The Philharmonia and Maazel Again

We were in Bristol on Sunday to hear the Philharmonia Orchestra , conducted by Lorin Maazel. I see they are together again at London’s Royal Festival Hall tonight  and travel to Athens for a concert there on Saturday. British orchestras work hard and, with the severe cuts in arts funding in the U.K. (in Newcastle, for example, all funding has been abolished), they have no option but to keep working, though to the great profit of their audiences in the metropolis and around the country. We heard the Philharmonia with the same conductor in Frankfurt two years ago and always enjoy their annual visits to Bristol. Modern British orchestras are versatile as well as busy. Last month the Philharmonia gave an Anniversary Gala in London to mark the 50th Anniversary of the James Bond movies and the screening of the latest film, ‘Skyfall’ (…I thought the film mad, but entertaining ).
Glancing at a various concert programmes, there seems to be an emphasis these days on Russian music, and Sunday’s programme was no exception.

Tchaikovsky’s 6th Symphony (The Pathetique) was the main work and it was given a disciplined but passionate performance. The strings particularly were quite wonderful. Many of the audience were caught out by the climactic ending to the third movement, and began to applaud, their enthusiasm quickly fading as Maazel stood sentinel waiting for hush before the fourth movement. He did not approve. Nor do I. This happens frequently at BBC Prom concerts, and yet it may mean that some people  never have heard the music before and spontaneously show their excitement. And that can’t be a bad thing.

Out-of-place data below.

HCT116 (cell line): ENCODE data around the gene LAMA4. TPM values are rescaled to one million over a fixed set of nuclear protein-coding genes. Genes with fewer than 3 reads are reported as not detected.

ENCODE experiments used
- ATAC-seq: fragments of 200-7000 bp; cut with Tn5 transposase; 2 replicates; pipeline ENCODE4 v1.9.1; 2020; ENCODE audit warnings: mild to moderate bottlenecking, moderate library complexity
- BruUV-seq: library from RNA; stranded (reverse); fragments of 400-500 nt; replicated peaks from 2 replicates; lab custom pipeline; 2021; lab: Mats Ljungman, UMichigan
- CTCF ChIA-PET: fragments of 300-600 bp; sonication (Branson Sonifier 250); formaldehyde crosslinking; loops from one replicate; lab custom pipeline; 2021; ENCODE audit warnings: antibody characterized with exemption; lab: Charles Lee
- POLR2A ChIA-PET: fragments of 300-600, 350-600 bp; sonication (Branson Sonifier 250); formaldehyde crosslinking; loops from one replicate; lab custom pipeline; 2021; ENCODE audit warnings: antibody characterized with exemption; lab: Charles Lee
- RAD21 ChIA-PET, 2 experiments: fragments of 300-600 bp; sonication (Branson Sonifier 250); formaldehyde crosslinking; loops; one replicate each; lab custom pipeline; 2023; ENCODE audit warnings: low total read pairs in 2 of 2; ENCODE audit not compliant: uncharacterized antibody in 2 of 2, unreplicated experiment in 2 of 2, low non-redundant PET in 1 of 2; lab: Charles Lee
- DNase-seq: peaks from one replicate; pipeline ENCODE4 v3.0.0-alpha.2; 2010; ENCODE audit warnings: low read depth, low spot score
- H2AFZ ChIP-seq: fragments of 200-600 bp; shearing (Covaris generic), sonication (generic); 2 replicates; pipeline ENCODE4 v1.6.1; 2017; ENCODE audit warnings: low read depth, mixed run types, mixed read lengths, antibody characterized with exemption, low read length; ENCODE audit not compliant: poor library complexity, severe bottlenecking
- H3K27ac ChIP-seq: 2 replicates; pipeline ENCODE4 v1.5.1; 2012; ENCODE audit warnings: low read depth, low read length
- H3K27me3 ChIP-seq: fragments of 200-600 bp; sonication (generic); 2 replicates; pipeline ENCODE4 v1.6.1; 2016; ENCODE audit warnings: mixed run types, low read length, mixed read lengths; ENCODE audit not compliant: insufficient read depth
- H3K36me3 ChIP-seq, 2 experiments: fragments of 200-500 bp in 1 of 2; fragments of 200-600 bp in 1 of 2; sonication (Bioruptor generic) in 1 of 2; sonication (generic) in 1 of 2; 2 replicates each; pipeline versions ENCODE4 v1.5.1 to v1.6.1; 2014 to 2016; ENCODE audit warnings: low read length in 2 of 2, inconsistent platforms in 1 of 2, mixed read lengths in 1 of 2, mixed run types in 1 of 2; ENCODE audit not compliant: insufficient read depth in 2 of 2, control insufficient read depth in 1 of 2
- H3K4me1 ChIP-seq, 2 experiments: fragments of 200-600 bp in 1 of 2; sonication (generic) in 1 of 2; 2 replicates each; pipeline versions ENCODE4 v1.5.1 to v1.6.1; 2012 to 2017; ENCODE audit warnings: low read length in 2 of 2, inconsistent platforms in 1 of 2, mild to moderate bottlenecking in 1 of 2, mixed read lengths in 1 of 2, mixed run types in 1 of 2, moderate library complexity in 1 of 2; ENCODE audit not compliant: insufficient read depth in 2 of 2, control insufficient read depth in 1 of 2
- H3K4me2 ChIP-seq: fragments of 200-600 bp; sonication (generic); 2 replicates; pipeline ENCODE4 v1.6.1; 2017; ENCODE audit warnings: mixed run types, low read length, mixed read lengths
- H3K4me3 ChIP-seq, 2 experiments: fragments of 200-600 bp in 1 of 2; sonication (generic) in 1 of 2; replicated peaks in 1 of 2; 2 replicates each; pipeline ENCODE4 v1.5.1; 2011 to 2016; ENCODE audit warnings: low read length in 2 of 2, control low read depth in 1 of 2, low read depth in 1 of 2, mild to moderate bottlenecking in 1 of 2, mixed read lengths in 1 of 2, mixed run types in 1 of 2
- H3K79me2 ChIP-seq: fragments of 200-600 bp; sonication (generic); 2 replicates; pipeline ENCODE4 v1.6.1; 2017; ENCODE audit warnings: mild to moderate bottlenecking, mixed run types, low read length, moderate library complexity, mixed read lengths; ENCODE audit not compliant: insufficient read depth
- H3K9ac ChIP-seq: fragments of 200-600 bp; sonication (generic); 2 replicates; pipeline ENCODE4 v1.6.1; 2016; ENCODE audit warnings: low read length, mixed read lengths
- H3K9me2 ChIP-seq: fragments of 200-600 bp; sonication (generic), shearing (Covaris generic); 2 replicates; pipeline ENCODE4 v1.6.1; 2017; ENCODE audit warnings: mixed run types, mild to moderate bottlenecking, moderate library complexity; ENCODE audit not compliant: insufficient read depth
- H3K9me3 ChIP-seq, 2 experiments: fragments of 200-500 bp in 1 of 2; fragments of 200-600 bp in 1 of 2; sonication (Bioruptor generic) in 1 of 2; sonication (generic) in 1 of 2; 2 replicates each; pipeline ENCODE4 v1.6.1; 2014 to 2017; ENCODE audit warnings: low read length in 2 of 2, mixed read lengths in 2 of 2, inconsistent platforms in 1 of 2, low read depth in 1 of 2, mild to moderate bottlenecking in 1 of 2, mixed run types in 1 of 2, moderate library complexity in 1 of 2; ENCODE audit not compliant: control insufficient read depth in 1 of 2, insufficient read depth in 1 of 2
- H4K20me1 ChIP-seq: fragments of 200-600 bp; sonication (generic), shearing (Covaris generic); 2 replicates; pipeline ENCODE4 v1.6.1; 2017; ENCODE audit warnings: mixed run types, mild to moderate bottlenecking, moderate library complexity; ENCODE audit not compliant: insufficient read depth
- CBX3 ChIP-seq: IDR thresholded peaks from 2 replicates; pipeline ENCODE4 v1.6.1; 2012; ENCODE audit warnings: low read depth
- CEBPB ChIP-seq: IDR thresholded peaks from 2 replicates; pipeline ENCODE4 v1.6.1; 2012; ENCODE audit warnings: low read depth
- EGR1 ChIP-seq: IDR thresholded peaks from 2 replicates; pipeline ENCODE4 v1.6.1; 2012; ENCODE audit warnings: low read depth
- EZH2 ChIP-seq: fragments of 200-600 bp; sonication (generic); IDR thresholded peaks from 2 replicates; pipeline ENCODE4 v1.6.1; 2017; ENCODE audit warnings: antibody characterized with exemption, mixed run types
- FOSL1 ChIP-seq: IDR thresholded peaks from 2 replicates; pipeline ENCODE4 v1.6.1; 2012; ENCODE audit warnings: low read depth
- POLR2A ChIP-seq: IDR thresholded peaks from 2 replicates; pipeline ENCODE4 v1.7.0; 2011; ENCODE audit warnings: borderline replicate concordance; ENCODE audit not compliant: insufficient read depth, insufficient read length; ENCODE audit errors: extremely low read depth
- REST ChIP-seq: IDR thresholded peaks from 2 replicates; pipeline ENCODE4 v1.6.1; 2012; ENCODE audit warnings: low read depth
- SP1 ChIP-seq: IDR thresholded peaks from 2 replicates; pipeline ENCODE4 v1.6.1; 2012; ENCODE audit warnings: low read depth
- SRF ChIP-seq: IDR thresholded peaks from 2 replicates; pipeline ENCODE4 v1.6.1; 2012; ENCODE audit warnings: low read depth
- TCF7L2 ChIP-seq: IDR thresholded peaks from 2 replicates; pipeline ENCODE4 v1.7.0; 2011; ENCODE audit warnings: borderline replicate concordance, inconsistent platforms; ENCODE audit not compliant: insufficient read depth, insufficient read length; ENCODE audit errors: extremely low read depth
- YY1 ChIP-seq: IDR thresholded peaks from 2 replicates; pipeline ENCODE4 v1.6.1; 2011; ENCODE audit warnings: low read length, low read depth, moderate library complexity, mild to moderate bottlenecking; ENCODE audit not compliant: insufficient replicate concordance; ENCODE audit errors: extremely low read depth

The other composer who seems to be on a lot of programmes just now, is Prokofiev who although regarded in his early days as a dissonant ‘avant-garde’ composer is now more closely linked to the Russian tradition of the nineteenth century nationalists.

He has been described as a romantic melodist and his operatic and ballet music highlights the drama and colour of his work and his brilliant use of the orchestra. I am no music critic, but I find there is a lack of heart and warmth in what I know of his music. And yet I have been overwhelmed by his Romeo and Juliet music, as I was on this occasion when some of the extracts of the ballet suite were played. We also heard his 2nd Violin Concerto performed by Vadim Repin with the sort of cool brilliance that rather confirms my feeling about the composer’s emotional detachment.